‘This!’ said Superintendent Keith Honeydew, standing outside the burning shell of De Gruchy’s this morning, ‘is the worst incident of savagery Jersey has seen since Gulliver maimed all those swimmers on Christmas Day.’ ‘We all need to take a good, long look at ourselves after this. And I mean all of us.’ ‘Why in the name of Christ do we need so many taxis anyway?’
‘I realised that we were in unchartered territory’ said local business owner, Lionel Govan on Bond Street later in the day, ‘when I saw a matt beige honorary police Honda Jazz being rolled over by a baying mob outside Tiki Hut. That sort of stuff only happens during the Euros.’ Mr Govan sighed, looked over and across at the charred remains of his coffee shop. ‘I can’t’ he said ‘see any way Harry and Meghan are going to get married over here after all this’
Despite the tragedy of the loss of life, and the sad blight that the New Years’ bloodshed has stained Jersey’s proud heritage with, there are those who believe there are even darker forces in play. Breaking Jersey News spoke with award winning blogger, Zac Defranco of www.channeltoday.com ‘Russia has a hand in this’ he said ‘for months now they have been fanning the flames of division, propagating fake news on both sides: that cabbies are conspiratorial Mafioso’s operating as a cartel, and that Jersey Lifts are drug-taking hoodlums zooming about in death traps. And I tell you this:’ he said ‘a lot of people are buying it.’ ‘My fear’ he said ‘is that the Kremlin will continue unchecked on its current path, and that very soon the Bailiwick will become the arena of a new proxy war between the Russian State and Western backed corporations headed by Uber, GlaxoSmithKline and Jersey Potteries; and that Putin will gain his desired foothold on the West, allowing him to successfully exploit the frailties of what is an already teetering European Project’ ‘And it’s not just that’ he added ‘someone has bent the hour hand on the steam clock’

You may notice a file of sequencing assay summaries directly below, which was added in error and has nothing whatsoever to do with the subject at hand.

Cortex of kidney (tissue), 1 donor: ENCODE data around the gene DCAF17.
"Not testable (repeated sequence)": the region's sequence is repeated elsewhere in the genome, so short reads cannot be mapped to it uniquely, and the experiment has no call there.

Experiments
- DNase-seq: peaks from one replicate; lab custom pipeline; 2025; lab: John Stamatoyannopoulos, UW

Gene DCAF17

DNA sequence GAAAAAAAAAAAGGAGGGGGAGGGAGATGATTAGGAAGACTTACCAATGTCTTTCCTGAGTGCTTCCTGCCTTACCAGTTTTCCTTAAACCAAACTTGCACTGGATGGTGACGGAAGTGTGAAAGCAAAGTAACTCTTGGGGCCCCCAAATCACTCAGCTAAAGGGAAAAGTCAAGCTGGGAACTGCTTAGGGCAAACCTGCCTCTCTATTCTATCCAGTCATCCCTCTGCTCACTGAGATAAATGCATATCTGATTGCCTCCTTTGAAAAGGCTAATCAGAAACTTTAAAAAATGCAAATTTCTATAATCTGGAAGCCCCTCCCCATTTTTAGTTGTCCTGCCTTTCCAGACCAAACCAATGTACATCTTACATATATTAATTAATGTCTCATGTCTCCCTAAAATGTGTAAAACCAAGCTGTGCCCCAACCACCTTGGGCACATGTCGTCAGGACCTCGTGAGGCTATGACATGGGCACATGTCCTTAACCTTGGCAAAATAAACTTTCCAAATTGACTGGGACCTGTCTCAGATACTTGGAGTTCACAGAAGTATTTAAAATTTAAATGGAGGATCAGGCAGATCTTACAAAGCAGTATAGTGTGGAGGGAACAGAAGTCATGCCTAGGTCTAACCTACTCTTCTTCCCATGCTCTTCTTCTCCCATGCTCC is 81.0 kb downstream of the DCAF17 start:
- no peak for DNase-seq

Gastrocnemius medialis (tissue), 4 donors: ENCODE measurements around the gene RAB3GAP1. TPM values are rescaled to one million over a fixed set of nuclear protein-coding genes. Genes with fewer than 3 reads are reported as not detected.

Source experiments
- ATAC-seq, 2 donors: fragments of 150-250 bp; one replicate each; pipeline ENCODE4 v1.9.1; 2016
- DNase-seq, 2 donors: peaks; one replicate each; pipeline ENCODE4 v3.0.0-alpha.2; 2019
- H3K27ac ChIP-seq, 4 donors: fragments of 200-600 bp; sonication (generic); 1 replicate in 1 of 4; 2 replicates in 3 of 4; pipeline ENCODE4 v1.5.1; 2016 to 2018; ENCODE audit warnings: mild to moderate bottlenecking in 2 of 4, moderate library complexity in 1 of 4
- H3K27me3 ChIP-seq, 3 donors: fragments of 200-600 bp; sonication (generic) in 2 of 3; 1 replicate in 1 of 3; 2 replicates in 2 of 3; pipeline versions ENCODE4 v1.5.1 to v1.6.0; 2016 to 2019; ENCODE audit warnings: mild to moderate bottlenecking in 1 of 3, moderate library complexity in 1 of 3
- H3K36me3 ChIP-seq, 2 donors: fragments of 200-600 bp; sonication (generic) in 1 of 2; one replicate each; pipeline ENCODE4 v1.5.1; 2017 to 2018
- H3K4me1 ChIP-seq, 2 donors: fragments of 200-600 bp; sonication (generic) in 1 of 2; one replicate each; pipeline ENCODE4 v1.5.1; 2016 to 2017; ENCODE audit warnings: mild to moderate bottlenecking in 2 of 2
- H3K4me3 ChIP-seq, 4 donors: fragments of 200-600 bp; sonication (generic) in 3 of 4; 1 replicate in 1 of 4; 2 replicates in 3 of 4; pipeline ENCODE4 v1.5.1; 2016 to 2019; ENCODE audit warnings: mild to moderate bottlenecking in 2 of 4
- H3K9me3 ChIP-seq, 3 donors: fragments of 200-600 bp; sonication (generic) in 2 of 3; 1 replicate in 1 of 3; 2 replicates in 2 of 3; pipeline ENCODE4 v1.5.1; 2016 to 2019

The French market scheduled for Liberation Square on January 20th will now take place in St Aubin on the same date.